More broadly for the nation, Trump's victory reverses the narrative of the past few years. Many conservative white voters have despaired at what they saw as America’s decline economically, militarily, and culturally, feeling the country was slipping away. Now they have emphatically turned the table on Democratic voters.

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OUR PICKS: Recommended reading and viewing

1. "I will be president for all Americans," Donald Trump's victory speech

I've just received a call from Secretary Clinton. She congratulated us. It's about us. On our victory, and I congratulated her and her family on a very, very hard-fought campaign.

I mean, she fought very hard. Hillary has worked very long and very hard over a long period of time, and we owe her a major debt of gratitude for her service to our country.

I mean that very sincerely. Now it is time for America to bind the wounds of division, have to get together. To all Republicans and Democrats and independents across this nation, I say it is time for us to come together as one united people.

It is time. I pledge to every citizen of our land that I will be President for all of Americans, and this is so important to me. For those who have chosen not to support me in the past, of which there were a few people, I'm reaching out to you for your guidance and your help so that we can work together and unify our great country.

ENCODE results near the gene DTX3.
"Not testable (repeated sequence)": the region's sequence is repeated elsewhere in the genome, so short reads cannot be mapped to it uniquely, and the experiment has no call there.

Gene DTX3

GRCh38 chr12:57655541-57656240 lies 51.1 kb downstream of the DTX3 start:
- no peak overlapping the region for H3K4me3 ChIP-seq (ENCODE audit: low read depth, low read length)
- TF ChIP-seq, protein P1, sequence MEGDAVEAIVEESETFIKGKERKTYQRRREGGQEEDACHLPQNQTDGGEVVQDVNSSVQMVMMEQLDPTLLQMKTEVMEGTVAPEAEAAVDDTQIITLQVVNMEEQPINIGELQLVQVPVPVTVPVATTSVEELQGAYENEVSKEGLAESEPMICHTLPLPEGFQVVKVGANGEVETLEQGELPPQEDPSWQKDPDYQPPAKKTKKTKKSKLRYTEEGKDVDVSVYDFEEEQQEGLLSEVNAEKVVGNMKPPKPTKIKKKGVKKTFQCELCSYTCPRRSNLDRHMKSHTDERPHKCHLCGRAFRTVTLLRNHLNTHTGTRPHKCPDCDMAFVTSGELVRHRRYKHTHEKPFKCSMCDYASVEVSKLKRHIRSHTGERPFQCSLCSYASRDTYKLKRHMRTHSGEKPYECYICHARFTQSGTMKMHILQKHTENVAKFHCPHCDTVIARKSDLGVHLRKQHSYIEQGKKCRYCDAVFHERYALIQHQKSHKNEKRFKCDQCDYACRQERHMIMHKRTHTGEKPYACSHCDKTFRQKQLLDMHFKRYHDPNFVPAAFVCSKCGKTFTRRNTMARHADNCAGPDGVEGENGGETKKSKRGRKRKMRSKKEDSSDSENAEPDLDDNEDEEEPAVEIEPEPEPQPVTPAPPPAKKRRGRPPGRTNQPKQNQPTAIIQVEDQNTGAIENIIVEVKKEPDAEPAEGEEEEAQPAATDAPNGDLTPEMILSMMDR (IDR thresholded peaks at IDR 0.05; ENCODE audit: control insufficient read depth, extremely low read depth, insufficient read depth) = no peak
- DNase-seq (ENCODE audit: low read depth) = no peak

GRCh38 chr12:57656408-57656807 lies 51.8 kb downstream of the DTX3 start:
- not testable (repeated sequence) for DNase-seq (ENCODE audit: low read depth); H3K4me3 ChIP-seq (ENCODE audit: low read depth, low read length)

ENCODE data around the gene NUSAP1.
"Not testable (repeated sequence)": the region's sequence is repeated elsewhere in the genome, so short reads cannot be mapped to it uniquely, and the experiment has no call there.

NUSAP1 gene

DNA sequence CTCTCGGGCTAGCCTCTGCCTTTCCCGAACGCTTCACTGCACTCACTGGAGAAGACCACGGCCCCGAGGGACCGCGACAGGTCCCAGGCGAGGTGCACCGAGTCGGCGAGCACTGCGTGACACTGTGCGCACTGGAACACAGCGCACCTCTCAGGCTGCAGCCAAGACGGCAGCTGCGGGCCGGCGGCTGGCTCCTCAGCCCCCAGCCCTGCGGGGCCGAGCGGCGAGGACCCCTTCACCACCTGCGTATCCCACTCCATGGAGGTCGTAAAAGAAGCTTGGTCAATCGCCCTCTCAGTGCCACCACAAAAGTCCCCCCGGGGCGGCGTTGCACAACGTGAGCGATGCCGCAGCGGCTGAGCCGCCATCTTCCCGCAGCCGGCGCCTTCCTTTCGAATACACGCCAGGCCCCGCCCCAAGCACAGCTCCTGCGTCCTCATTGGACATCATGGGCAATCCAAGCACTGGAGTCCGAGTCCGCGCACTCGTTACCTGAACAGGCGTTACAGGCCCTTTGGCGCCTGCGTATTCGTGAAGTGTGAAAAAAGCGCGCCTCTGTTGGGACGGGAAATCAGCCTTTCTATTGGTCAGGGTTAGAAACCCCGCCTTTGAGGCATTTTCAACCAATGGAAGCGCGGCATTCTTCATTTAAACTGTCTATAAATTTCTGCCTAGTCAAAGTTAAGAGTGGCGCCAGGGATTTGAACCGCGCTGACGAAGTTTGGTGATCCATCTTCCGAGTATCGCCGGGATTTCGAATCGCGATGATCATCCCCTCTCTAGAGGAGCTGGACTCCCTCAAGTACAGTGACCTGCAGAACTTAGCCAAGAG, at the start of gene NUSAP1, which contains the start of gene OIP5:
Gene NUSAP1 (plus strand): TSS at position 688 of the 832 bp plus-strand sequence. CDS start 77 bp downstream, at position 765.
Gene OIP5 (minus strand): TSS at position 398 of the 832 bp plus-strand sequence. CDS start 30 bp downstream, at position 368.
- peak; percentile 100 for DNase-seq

2. "We owe Trump an open mind and the chance to lead," Hillary Clinton's concession speech 

I know how disappointed you feel, because I feel it too. And so do tens of millions of Americans who invested their hopes and dreams in this effort. This is painful, and it will be for a long time. But I want you to remember this.

Our campaign was never about one person, or even one election. It was about the country we love and building an America that is hopeful, inclusive, and big-hearted. We have seen that our nation is more deeply divided than we thought. But I still believe in America, and I always will. And if you do, then we must accept this result and then look to the future. Donald Trump is going to be our president. We owe him an open mind and the chance to lead. Our constitutional democracy enshrines the peaceful transfer of power.

3. "We go forward with good faith in our fellow citizens," President Barack Obama's speech on Donald Trump's election

I've lost elections before.... That's the way politics works sometimes. We try really hard to persuade people that we're right and then people vote. And then if we lose, we learn from our mistakes, we do some reflection, we lick our wounds, we brush ourselves off, we get back in the arena, we go at it. We try even harder the next time.